The Happenstance was Scotland’s critically acclaimed contribution to the ‘freespace’ theme at the International Architecture Exhibition in 2018, delivered through Scotland + Venice.
The project was an active archive around a boardwalk-cum-climbing in the garden of Palazzo Zenobio. Read more about The Happenstance on the Scotland + Venice website.
Architecture and Design Scotland, part of Scotland + Venice, created a series of 12 ‘dispatches’ exploring the project’s themes and learning.
Through the dispatches, the story unfolds and explores the project’s inspirations, people, places, connections, and legacy. Click on the links below to skip to one that interests you.
- Issue 1: An introduction
- Issue 2: Venice reflective
- Issue 3: Into the mouth of the wolf
- Issue 4: My experience as a fellow at The Happenstance
- Issue 5: Venice context
- Issue 6: Play
- Issue 7: Tools of the trade
- Issue 8: One A to Z of making connections
- Issue 9: Participatory practice
- Issue 10: A conversation, a workshop and afterwards
- Issue 11: A lively Scottish-Venetian freespace
- Issue 12: The ongoing legacy
Issue 1: An introduction
The first dispatch, written by Morag Bain, begins with the back story of Scotland + Venice. It then introduces the work of The Happenstance artists’ and architects’ past work. It also summarises the project’s three phases: in Scotland, in Venice, and back in Scotland.
Issue 2: Venice reflective
Lee Ivett of Baxendale Studio looks at why a successful public space is one that suggests possibility and opportunity rather than dictates and instructs behaviour.
The armature in the garden of Zenobio provided a framework, both literal and metaphorical, that allowed curiosity, reaction, engagement and participation.
In this unique context, it was a support mechanism for people to take risks, try things out, fail, succeed, fail again, grow, develop and improve.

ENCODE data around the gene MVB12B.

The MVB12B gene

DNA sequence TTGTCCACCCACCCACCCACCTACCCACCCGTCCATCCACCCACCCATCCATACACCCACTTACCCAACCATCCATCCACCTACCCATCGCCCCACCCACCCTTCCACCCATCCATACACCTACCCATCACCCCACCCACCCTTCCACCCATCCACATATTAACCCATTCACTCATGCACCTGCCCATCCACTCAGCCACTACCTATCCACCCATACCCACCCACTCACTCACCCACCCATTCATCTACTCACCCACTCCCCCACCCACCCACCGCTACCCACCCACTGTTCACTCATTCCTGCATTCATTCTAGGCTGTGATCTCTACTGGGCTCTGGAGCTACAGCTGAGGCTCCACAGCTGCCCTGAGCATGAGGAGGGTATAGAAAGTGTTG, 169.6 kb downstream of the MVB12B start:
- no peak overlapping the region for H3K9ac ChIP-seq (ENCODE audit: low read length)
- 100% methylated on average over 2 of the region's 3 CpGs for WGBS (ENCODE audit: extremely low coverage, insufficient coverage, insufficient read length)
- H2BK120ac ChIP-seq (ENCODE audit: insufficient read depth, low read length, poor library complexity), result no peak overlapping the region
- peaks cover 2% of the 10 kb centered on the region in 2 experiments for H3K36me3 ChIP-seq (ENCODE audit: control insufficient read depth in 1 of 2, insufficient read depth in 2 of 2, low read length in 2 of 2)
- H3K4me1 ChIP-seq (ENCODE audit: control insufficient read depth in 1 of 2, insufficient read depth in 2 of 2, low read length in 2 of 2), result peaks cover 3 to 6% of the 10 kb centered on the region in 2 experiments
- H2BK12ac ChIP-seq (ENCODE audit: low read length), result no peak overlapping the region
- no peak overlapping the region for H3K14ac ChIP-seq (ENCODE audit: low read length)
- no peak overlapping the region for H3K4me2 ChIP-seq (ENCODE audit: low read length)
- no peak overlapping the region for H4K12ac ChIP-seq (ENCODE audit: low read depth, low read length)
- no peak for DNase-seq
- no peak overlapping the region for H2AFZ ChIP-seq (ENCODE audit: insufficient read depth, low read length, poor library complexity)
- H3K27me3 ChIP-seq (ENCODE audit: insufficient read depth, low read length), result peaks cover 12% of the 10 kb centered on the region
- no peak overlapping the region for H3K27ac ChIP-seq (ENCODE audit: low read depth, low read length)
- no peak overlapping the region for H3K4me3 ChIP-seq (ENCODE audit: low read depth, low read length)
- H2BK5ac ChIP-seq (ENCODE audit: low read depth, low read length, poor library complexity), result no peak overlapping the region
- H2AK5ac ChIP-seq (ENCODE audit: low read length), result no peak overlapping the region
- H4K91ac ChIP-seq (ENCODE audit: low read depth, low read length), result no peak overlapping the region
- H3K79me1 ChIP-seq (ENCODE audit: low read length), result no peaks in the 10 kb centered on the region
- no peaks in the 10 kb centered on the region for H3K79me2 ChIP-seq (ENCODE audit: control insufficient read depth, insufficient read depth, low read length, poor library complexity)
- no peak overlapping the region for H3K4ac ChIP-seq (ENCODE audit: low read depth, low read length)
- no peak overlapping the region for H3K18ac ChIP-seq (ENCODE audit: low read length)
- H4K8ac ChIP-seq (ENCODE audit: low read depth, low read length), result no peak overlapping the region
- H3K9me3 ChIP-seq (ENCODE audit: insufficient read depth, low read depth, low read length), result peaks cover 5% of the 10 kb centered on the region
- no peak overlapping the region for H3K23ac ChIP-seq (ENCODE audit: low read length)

Issue 3: Into the mouth of the wolf
Anti-curator of The Happenstance Peter McCaughey tells the story of a day in the life of the project. He illustrates how, from the moment the Scottish team finds the garden, “the daily incidence of coincidence and good fortune is uncanny”.
The day is run through breathlessly, with a score of birdsong, singing, music, talking, playing and making resounding throughout the day.
The ‘expect to get lucky’ mantra leads to the chance encounter. This increases the serendipity and manufactures the magic (with some tension to add a bit of spice!), all happening in that one day, amongst days, in the Garden of Epiphanies.
Issue 4: My experience as a fellow at The Happenstance
As part of the research he carried out as a fellow at The Happenstance, architecture student Theo Shack looks at what immersive education meant as part of the project.
He also explores how the mantra ‘expect to get lucky’ opened up “seeing things and possibilities that might not otherwise happen if you were busy carrying out the plan already made”.
The five students who took part as fellows played an important part in The Happenstance. The programme offered self-led research, professional development opportunities and a time of exceptional experiences. You can read all their contributions on the Scotland +Venice: Fellowship Programme 2018 page.
Issue 5: Venice context
Designer and local Venetian Alberto Lago played an important role in the project. Here he talks about how the memory of The Happenstance is still alive in the mind of the Venetian people.
It brought to the island a spirit of freedom and community engagement that Venice is losing due to the high touristic densification. The legacy of The Happenstance raised awareness that public space for all is needed in a city that is not free anymore.
Issue 6: Play
Artist Brian Hartley looks at the importance of play as a spontaneous and creative process. He reflects on its agency in projects in Scotland, and in the ‘freespace’ created for the local Venetian community and visitors to Venice.